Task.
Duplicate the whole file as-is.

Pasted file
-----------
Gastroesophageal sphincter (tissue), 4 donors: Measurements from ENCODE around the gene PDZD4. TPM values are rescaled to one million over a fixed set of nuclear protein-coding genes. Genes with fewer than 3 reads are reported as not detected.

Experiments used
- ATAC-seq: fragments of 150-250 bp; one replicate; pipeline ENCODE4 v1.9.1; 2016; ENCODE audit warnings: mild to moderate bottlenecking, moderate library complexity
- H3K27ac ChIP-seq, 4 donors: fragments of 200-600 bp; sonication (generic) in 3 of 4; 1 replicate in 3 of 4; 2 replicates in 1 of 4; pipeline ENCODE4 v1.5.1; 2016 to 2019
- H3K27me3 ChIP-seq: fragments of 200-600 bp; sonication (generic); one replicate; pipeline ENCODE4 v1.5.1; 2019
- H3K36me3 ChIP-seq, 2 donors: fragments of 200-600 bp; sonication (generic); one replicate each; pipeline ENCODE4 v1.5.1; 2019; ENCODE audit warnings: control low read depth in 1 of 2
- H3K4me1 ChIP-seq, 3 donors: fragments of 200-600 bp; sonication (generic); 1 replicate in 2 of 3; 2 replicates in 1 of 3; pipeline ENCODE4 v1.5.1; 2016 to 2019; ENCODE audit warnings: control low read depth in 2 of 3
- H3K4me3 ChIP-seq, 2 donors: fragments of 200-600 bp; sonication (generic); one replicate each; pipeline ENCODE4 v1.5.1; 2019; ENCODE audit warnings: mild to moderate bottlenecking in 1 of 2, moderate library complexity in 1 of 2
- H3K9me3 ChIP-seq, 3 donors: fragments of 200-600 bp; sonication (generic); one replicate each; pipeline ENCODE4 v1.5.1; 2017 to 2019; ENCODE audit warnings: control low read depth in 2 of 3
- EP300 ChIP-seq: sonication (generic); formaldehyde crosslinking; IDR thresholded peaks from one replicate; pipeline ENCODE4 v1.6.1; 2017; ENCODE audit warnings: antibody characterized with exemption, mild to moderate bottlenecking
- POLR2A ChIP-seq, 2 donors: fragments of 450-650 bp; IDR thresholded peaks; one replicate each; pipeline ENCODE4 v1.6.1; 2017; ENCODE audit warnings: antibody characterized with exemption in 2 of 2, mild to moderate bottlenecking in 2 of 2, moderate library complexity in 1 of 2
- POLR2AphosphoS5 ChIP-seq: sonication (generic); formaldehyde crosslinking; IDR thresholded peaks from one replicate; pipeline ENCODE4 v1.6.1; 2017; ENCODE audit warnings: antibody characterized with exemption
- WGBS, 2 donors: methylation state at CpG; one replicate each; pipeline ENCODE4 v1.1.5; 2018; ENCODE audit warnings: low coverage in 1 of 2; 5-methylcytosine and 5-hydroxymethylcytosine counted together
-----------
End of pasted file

Gastroesophageal sphincter (tissue), 4 donors: Measurements from ENCODE around the gene PDZD4. TPM values are rescaled to one million over a fixed set of nuclear protein-coding genes. Genes with fewer than 3 reads are reported as not detected.

Experiments used
- ATAC-seq: fragments of 150-250 bp; one replicate; pipeline ENCODE4 v1.9.1; 2016; ENCODE audit warnings: mild to moderate bottlenecking, moderate library complexity
- H3K27ac ChIP-seq, 4 donors: fragments of 200-600 bp; sonication (generic) in 3 of 4; 1 replicate in 3 of 4; 2 replicates in 1 of 4; pipeline ENCODE4 v1.5.1; 2016 to 2019
- H3K27me3 ChIP-seq: fragments of 200-600 bp; sonication (generic); one replicate; pipeline ENCODE4 v1.5.1; 2019
- H3K36me3 ChIP-seq, 2 donors: fragments of 200-600 bp; sonication (generic); one replicate each; pipeline ENCODE4 v1.5.1; 2019; ENCODE audit warnings: control low read depth in 1 of 2
- H3K4me1 ChIP-seq, 3 donors: fragments of 200-600 bp; sonication (generic); 1 replicate in 2 of 3; 2 replicates in 1 of 3; pipeline ENCODE4 v1.5.1; 2016 to 2019; ENCODE audit warnings: control low read depth in 2 of 3
- H3K4me3 ChIP-seq, 2 donors: fragments of 200-600 bp; sonication (generic); one replicate each; pipeline ENCODE4 v1.5.1; 2019; ENCODE audit warnings: mild to moderate bottlenecking in 1 of 2, moderate library complexity in 1 of 2
- H3K9me3 ChIP-seq, 3 donors: fragments of 200-600 bp; sonication (generic); one replicate each; pipeline ENCODE4 v1.5.1; 2017 to 2019; ENCODE audit warnings: control low read depth in 2 of 3
- EP300 ChIP-seq: sonication (generic); formaldehyde crosslinking; IDR thresholded peaks from one replicate; pipeline ENCODE4 v1.6.1; 2017; ENCODE audit warnings: antibody characterized with exemption, mild to moderate bottlenecking
- POLR2A ChIP-seq, 2 donors: fragments of 450-650 bp; IDR thresholded peaks; one replicate each; pipeline ENCODE4 v1.6.1; 2017; ENCODE audit warnings: antibody characterized with exemption in 2 of 2, mild to moderate bottlenecking in 2 of 2, moderate library complexity in 1 of 2
- POLR2AphosphoS5 ChIP-seq: sonication (generic); formaldehyde crosslinking; IDR thresholded peaks from one replicate; pipeline ENCODE4 v1.6.1; 2017; ENCODE audit warnings: antibody characterized with exemption
- WGBS, 2 donors: methylation state at CpG; one replicate each; pipeline ENCODE4 v1.1.5; 2018; ENCODE audit warnings: low coverage in 1 of 2; 5-methylcytosine and 5-hydroxymethylcytosine counted together